This Week in New Haven (October 14 – 20)

This Week in New Haven (October 14 – 20)

W ays to connect the dots this week: Investigate the justice system and then a murder mystery. View fleeting chalk art, precious fine art and everlasting concrete art. Enjoy old-timey jazz and old-timey home movies. 

Monday, October 14
50 years after Yale opened its doors to female undergraduates and 150 years after it admitted the first female graduate students, the university is celebrating with a year of programming titled “Women at Yale.” And with its season opener, the Yale Jazz Ensemble is joining that effort by featuring some of the music of Melba Liston, “a prolific bandleader, arranger, composer, and trombonist” who wasn’t a Yalie but was the “first lady of trombone.” The show, which is free, starts at 7:30 p.m. inside Morse Recital Hall (470 College St, New Haven).

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The Preschool and Toddler Program at Neighborhood Music School

Tuesday, October 15
At Gateway Community College (20 Church St, New Haven), “New Haven’s State’s Attorney Patrick Griffin, Chief State’s Attorney Kevin Kane, and the Division of Criminal Justice invite you to participate in a community forum” to discuss some radically sensible reforms, such as “a Prosecutor’s Office that screens cases before the first court appearance to ensure that defendants spend less time in court and more time getting the help and services they need.” 10 a.m. to noon; free.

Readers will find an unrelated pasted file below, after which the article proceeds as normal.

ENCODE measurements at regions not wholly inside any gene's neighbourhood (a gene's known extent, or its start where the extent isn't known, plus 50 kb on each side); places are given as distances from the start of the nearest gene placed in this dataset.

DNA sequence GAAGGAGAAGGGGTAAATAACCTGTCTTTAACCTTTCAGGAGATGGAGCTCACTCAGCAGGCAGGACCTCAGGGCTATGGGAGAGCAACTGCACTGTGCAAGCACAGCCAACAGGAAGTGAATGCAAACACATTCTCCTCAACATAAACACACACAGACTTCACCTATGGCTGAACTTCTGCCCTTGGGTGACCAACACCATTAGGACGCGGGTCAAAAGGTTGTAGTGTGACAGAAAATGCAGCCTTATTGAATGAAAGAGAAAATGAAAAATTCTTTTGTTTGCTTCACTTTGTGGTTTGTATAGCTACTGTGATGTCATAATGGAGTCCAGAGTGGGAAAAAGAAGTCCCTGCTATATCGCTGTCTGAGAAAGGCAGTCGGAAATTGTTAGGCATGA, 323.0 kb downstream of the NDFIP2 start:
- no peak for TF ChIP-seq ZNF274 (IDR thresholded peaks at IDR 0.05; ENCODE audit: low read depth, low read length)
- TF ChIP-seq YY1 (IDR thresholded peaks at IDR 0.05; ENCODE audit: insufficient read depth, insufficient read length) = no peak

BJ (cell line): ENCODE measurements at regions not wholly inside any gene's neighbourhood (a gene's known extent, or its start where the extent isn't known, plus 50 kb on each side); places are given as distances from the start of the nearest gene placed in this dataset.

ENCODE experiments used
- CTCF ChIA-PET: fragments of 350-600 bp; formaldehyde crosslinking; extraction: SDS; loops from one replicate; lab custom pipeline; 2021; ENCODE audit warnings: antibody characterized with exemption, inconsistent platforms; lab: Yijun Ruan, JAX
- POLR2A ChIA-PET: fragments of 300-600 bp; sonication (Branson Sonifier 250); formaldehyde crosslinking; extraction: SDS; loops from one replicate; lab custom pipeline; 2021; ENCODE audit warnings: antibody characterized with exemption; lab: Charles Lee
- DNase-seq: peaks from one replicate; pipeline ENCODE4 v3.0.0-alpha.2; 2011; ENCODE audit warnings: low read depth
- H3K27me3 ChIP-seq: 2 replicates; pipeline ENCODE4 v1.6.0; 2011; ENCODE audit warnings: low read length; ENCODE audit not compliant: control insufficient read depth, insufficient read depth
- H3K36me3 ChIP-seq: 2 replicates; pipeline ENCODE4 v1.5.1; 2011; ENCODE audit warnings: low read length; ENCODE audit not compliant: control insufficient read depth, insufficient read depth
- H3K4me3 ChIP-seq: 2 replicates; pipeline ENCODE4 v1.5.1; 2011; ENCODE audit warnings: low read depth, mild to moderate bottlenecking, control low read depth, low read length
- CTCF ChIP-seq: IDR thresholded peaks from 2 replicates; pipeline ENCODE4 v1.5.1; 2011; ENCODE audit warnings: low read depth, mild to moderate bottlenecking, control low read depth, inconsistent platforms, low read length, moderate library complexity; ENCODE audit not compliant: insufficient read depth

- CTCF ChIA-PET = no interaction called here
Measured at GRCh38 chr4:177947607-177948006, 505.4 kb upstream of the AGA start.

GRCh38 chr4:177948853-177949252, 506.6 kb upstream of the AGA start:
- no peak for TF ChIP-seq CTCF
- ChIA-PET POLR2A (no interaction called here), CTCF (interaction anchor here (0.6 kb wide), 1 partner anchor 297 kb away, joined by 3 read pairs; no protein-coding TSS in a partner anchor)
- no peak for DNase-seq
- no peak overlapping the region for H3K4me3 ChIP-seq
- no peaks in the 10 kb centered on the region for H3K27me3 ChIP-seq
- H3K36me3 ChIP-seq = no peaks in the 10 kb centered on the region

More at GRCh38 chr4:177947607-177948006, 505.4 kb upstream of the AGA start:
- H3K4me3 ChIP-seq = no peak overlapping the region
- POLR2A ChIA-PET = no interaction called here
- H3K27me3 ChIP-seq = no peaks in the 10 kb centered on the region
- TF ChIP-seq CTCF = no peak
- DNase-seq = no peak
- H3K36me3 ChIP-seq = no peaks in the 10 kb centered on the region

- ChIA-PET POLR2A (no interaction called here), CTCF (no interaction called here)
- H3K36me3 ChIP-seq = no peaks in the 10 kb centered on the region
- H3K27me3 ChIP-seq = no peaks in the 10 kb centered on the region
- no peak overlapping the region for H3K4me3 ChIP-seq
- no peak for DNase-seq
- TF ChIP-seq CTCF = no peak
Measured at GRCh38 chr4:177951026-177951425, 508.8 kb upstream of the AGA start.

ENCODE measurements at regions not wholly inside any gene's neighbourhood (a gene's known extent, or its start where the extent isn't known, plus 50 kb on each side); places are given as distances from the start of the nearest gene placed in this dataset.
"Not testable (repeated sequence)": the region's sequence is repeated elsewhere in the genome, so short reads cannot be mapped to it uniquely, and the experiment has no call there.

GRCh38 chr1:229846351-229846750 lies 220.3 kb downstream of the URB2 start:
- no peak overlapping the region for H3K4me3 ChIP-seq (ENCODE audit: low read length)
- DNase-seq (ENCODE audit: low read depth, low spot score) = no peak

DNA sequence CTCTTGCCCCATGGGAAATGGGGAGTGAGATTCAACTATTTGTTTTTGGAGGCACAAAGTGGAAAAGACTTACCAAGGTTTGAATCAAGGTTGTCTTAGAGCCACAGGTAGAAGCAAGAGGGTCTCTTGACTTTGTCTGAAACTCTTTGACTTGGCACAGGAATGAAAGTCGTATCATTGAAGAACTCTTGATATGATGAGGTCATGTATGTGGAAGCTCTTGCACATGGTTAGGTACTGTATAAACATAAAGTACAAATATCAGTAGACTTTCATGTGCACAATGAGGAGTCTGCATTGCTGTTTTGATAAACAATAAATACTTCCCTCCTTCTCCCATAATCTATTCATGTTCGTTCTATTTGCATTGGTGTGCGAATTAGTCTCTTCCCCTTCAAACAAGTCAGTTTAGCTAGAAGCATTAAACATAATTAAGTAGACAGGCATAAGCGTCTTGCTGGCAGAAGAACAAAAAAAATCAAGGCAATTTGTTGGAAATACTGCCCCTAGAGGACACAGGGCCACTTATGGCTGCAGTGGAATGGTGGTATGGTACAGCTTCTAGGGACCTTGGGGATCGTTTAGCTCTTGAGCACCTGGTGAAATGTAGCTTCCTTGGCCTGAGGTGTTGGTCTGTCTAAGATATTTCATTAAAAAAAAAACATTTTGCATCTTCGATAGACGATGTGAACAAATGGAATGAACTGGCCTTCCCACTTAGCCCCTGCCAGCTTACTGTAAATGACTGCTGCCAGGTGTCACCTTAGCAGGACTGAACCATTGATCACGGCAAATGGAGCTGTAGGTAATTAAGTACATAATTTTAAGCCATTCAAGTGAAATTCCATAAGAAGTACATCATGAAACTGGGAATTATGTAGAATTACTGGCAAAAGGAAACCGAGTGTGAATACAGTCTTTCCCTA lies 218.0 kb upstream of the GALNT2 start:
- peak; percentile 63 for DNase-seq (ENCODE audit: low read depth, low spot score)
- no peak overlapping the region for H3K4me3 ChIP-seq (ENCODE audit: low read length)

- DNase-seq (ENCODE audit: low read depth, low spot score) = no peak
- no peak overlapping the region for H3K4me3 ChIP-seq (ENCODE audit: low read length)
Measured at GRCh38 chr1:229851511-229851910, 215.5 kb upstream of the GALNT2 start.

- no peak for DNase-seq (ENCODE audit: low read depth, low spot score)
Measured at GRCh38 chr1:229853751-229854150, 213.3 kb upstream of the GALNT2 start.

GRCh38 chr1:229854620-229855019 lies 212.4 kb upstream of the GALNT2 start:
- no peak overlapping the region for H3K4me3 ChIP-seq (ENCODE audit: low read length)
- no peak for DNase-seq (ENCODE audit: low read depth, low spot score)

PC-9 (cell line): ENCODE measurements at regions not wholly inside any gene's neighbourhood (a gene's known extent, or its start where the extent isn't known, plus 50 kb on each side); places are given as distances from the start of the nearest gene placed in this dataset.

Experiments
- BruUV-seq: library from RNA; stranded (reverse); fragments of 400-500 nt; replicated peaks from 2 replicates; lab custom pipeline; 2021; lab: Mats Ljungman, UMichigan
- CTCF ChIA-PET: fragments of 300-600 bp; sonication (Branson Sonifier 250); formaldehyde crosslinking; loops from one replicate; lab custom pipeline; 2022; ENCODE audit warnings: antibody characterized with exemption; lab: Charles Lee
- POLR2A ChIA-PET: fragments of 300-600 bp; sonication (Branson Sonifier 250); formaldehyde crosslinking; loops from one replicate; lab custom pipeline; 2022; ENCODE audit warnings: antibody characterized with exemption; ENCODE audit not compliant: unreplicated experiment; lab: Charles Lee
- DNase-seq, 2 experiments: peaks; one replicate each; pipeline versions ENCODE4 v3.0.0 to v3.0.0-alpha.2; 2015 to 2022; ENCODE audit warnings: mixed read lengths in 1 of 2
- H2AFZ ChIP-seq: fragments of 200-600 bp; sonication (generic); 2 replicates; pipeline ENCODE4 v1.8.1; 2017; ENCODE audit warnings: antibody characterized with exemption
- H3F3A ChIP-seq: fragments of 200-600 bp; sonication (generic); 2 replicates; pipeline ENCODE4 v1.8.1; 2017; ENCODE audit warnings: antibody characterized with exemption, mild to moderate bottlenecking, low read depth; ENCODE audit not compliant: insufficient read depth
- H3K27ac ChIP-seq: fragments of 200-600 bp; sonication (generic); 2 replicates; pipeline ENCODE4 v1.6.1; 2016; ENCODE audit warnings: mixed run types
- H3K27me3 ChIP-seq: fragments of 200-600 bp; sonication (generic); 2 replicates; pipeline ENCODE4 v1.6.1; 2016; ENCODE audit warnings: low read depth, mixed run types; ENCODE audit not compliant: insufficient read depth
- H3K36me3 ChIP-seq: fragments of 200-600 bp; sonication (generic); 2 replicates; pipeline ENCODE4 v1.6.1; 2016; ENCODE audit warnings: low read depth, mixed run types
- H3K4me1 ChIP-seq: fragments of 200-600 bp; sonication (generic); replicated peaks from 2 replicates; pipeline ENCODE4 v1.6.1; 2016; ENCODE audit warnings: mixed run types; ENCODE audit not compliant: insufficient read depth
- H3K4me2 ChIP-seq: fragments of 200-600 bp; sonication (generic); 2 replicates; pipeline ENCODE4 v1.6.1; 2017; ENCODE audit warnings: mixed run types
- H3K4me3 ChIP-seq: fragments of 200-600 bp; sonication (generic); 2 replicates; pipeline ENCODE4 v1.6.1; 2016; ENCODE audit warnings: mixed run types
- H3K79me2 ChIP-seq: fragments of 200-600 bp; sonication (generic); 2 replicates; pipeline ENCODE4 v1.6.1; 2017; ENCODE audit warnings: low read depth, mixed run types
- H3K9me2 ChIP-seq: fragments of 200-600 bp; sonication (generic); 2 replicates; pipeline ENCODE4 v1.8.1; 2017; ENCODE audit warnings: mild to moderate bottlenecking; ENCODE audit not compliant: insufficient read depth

Wednesday, October 16
Events at opposite ends of State Street emphasize hominess outside the home. First, from 6 to 8 p.m., the upscale Corsair apartment building (1050 State St, New Haven) hosts an Upper State Social Mural Fundraiser featuring food from local restaurants. Proceeds from $30 tickets go toward “art projects in our neighborhood, starting with the planned mural on the Trumbull Street Underpass.”

Second, from 8 p.m. to close, The State House (310 State St, New Haven) hosts a no-cover Living Room Night, when you can play board games and ping pong and, given the imminence of Halloween, watch a “scary movie” (which starts at 9 p.m.).

Thursday, October 17
Also appropriate for Halloween season is a Whodunit Mystery Murder gala, playing out from 7 to 10 p.m. and benefiting Branford’s Legacy Theatre. The black tie-optional event, which includes “a reception and silent auction, [a] troupe of actors performing an interactive murder mystery theater performance, and [a] full-course dinner,” takes place at The Woodwinds (29 Schoolground Rd, Branford). $150.

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On the Grounds of Belonging at Long Wharf Theatre

Friday, October 18
“Performing the timeless classics that everyone remembers” starting at 7 p.m., the latest version of the Glenn Miller Orchestra comes to the Elm City about 75 years after Miller himself—who was stationed here for year or two during World War II—left. It’s all the better that the big band is coming to the Shubert Theater (247 College St; 203-562-5666), which neighbors Miller’s extended accommodations at what was then the Hotel Taft. $52-72.